As Dearbhla was busy working in South William Street, her future husband, Brian Deery, was also working there, where, with his business partner Giovanni Viscardi, he now has Bagots Hutton - a restaurant, bar and club. Brian is originally from Castleknock. "I started working in the hospitality industry in the Porterhouse Group. My mother had worked with them as an accountant. It was the first microbrewery in Ireland and I was very lucky to serve my time with them." Brian spent 10 years with the company, including six months at the Porterhouse in Covent Garden and a year working in Paris. He later joined the South William Bar close to Brown Sugar, where Dearbhla and colleagues would meet for drinks after work.

"We met across a crowded bar. He asked me out for a "burger, which took me aback a bit", laughed Dearbhla. "I thought it would be a good idea to get out of town for a bit of peace," added Brian, "to the then new Jo'Burger in Rathmines, where we could talk, to give things a chance. But what actually came out of my mouth was 'how'd you like to go for a burger', and she turned me down." However, Brian persevered and they went to Saba, the Thai Restaurant on Clarendon Street.

Together now for seven years, they got married in 2013. Brian and Giovanni opened Bagots Hutton three and a half years ago in a basement in No 28 South William Street. "There were a lot of 'To Let' signs on the street at that time. It had really taken a big hit and we were looking at the big places being quiet during the week and really busy at weekends. When we looked at our premises and the story of its history in the wine business unfolded, it seemed right. We wanted to do something different and a little bit more grown up as well." With couches and a relaxed atmosphere, Bagot Hutton started out serving antipasti plates and wines but have now extended the kitchen to also serving pastas, pizzas and cocktails. "We wanted to do something rustic. Giovanni is from Naples, the home of pizzas, so we serve nice rustic pizzas and pastas that his grandmother would have cooked. It's taken a bit of work to get it right. When we started with the hot food, we looked around and some places were very expensive, some places had more of an early bird feel, and we thought we would charge in the middle."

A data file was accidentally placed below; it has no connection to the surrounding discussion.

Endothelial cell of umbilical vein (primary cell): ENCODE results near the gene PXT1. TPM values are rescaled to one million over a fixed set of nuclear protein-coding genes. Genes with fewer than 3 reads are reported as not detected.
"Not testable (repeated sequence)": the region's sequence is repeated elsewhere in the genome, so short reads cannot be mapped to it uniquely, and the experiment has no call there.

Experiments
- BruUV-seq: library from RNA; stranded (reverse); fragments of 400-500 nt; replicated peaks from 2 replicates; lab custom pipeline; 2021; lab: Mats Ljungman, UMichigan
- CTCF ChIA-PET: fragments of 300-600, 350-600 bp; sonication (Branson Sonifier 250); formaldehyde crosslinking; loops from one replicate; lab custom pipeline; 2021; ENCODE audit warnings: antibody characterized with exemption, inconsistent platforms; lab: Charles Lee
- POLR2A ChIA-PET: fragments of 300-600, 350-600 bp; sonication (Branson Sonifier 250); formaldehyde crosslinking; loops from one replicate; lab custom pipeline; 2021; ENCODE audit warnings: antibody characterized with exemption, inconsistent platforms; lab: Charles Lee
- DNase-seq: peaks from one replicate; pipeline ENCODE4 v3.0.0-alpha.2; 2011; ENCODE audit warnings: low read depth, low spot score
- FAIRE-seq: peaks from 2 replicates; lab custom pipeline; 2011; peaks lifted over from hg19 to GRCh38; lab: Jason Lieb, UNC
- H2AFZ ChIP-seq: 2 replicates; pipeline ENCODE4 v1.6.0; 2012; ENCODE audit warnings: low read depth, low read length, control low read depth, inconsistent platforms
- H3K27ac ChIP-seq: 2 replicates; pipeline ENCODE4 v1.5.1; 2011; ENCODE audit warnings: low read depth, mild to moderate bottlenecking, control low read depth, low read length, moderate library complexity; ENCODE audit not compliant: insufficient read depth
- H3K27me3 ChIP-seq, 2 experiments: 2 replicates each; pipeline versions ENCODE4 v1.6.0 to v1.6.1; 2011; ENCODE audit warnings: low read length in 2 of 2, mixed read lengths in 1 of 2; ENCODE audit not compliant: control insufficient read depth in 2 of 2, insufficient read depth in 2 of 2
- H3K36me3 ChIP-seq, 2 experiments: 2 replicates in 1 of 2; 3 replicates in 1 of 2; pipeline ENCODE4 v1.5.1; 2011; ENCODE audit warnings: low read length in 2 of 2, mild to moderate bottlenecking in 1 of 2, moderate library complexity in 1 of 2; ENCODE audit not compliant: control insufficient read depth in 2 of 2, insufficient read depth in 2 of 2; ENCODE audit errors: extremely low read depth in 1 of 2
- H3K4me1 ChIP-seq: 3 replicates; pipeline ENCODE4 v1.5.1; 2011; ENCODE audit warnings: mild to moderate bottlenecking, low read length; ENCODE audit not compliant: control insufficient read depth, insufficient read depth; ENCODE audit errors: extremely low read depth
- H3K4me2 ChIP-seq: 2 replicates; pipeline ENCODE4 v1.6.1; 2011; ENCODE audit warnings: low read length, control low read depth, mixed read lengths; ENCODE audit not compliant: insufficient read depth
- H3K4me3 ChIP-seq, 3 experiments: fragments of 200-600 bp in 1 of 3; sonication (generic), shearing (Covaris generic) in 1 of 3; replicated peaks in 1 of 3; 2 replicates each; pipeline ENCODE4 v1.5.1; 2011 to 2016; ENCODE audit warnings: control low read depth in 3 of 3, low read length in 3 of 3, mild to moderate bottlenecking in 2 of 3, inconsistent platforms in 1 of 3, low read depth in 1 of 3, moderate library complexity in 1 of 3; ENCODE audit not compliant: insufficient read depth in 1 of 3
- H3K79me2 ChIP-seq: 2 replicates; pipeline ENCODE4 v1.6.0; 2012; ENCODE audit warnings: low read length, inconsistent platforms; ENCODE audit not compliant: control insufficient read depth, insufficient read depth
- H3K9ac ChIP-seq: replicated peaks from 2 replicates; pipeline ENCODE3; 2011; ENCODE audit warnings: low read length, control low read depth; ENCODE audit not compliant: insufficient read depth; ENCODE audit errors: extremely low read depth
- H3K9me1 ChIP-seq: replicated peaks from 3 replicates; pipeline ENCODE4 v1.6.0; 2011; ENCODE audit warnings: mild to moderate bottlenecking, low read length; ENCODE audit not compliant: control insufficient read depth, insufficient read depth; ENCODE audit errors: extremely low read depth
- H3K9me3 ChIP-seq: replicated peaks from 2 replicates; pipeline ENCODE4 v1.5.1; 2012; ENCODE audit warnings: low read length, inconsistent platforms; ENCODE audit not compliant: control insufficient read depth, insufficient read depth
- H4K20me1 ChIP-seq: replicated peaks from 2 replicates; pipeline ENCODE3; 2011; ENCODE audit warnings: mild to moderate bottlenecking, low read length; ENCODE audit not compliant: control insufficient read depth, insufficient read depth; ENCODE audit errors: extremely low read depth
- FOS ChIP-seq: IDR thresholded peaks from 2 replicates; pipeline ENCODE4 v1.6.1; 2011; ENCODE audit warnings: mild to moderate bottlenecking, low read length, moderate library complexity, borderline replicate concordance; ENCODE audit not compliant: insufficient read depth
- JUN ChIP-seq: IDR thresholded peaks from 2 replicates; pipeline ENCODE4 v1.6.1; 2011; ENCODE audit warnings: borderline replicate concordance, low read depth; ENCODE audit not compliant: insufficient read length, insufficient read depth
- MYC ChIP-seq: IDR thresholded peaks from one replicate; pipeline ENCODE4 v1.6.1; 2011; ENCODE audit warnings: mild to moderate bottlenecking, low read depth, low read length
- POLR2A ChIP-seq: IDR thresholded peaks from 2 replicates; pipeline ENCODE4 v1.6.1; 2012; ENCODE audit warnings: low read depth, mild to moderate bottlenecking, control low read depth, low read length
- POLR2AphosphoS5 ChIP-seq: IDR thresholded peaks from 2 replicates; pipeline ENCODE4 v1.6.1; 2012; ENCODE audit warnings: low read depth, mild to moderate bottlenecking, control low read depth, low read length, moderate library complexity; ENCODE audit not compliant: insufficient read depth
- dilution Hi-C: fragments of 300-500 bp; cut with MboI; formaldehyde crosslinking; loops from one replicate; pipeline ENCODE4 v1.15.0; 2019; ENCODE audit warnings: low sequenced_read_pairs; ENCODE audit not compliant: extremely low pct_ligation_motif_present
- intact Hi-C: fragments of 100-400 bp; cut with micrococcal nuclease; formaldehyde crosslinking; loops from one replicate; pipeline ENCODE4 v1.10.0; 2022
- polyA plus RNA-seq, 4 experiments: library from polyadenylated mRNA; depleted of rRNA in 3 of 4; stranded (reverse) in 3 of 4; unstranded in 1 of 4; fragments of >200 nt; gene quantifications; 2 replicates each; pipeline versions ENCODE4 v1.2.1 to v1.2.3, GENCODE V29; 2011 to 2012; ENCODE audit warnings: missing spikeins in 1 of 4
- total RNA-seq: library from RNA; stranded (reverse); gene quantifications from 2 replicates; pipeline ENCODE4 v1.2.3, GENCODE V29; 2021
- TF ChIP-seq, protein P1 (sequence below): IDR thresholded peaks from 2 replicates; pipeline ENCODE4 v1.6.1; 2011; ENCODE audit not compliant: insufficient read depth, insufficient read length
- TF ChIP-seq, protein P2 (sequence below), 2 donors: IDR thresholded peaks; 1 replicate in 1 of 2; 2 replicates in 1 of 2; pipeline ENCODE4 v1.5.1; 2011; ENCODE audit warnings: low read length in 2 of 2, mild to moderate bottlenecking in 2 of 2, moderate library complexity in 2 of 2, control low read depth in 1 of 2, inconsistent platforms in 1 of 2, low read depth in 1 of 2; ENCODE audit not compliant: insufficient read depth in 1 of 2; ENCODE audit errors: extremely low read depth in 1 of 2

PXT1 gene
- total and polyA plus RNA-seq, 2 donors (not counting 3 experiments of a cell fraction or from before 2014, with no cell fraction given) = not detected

"South William Street is such a creative quarter, but there's a family atmosphere. You can't walk down the street without stopping 10 times to talk to people." says Dearbhla. It's certainly been special for this couple, who found business success and love.

Sunday Independent